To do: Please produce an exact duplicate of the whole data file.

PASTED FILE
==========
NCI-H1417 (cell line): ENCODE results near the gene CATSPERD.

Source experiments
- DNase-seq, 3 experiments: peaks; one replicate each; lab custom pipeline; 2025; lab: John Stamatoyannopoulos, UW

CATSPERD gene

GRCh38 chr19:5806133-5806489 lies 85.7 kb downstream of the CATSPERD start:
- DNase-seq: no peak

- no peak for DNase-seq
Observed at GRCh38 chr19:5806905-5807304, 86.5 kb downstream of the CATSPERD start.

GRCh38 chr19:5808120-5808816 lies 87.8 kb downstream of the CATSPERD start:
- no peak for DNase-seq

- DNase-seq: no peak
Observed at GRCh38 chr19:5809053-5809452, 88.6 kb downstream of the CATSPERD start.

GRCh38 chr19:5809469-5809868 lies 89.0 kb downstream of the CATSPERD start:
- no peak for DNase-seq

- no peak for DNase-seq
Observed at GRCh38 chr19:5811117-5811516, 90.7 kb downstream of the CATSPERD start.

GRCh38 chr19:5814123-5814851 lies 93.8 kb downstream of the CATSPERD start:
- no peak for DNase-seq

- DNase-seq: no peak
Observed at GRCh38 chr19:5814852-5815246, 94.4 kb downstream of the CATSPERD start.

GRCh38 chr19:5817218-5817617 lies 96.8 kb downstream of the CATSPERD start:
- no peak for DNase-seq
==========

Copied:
NCI-H1417 (cell line): ENCODE results near the gene CATSPERD.

Source experiments
- DNase-seq, 3 experiments: peaks; one replicate each; lab custom pipeline; 2025; lab: John Stamatoyannopoulos, UW

CATSPERD gene

GRCh38 chr19:5806133-5806489 lies 85.7 kb downstream of the CATSPERD start:
- DNase-seq: no peak

- no peak for DNase-seq
Observed at GRCh38 chr19:5806905-5807304, 86.5 kb downstream of the CATSPERD start.

GRCh38 chr19:5808120-5808816 lies 87.8 kb downstream of the CATSPERD start:
- no peak for DNase-seq

- DNase-seq: no peak
Observed at GRCh38 chr19:5809053-5809452, 88.6 kb downstream of the CATSPERD start.

GRCh38 chr19:5809469-5809868 lies 89.0 kb downstream of the CATSPERD start:
- no peak for DNase-seq

- no peak for DNase-seq
Observed at GRCh38 chr19:5811117-5811516, 90.7 kb downstream of the CATSPERD start.

GRCh38 chr19:5814123-5814851 lies 93.8 kb downstream of the CATSPERD start:
- no peak for DNase-seq

- DNase-seq: no peak
Observed at GRCh38 chr19:5814852-5815246, 94.4 kb downstream of the CATSPERD start.

GRCh38 chr19:5817218-5817617 lies 96.8 kb downstream of the CATSPERD start:
- no peak for DNase-seq